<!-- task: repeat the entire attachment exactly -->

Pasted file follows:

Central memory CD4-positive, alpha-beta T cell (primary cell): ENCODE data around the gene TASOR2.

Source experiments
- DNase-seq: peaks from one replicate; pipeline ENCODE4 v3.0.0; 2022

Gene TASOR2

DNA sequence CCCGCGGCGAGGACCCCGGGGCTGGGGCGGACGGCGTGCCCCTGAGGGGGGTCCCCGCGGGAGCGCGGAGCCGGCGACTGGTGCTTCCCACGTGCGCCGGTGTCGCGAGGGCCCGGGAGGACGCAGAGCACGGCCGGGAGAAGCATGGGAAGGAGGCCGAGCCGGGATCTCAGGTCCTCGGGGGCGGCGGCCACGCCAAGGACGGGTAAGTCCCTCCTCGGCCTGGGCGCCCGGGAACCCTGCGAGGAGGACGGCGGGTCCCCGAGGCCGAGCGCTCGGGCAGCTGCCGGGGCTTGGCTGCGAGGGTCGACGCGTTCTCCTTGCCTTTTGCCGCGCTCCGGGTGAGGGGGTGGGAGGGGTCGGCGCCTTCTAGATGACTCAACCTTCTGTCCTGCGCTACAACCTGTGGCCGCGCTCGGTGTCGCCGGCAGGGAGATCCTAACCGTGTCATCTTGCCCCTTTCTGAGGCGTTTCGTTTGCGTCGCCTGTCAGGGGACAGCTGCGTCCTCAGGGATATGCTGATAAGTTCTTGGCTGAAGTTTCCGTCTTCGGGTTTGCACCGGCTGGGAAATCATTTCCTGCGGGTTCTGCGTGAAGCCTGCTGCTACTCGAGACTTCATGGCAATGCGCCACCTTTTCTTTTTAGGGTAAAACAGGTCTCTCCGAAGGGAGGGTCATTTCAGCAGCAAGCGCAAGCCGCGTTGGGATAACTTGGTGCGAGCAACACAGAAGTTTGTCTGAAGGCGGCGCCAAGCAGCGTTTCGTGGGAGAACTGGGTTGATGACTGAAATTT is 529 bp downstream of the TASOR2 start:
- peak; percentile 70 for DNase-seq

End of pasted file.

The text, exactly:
Central memory CD4-positive, alpha-beta T cell (primary cell): ENCODE data around the gene TASOR2.

Source experiments
- DNase-seq: peaks from one replicate; pipeline ENCODE4 v3.0.0; 2022

Gene TASOR2

DNA sequence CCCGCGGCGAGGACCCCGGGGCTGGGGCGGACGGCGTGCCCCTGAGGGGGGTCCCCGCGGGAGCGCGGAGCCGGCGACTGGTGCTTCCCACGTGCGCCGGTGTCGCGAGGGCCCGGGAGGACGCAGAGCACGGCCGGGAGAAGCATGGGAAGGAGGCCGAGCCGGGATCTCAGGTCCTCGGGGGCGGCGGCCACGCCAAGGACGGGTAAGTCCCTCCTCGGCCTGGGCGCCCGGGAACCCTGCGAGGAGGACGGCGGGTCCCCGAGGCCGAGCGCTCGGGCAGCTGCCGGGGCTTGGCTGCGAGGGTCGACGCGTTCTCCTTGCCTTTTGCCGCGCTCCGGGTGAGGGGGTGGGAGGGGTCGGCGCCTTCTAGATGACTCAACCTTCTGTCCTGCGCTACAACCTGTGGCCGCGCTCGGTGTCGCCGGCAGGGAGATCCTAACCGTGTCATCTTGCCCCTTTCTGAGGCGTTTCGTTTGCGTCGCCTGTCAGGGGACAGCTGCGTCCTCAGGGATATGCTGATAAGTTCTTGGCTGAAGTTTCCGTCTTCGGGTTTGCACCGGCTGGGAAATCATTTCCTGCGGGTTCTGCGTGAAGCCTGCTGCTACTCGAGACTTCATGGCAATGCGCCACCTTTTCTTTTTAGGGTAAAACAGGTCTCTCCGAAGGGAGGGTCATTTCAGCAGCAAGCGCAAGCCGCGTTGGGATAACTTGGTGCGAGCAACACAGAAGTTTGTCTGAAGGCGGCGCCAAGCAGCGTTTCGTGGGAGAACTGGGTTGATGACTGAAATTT is 529 bp downstream of the TASOR2 start:
- peak; percentile 70 for DNase-seq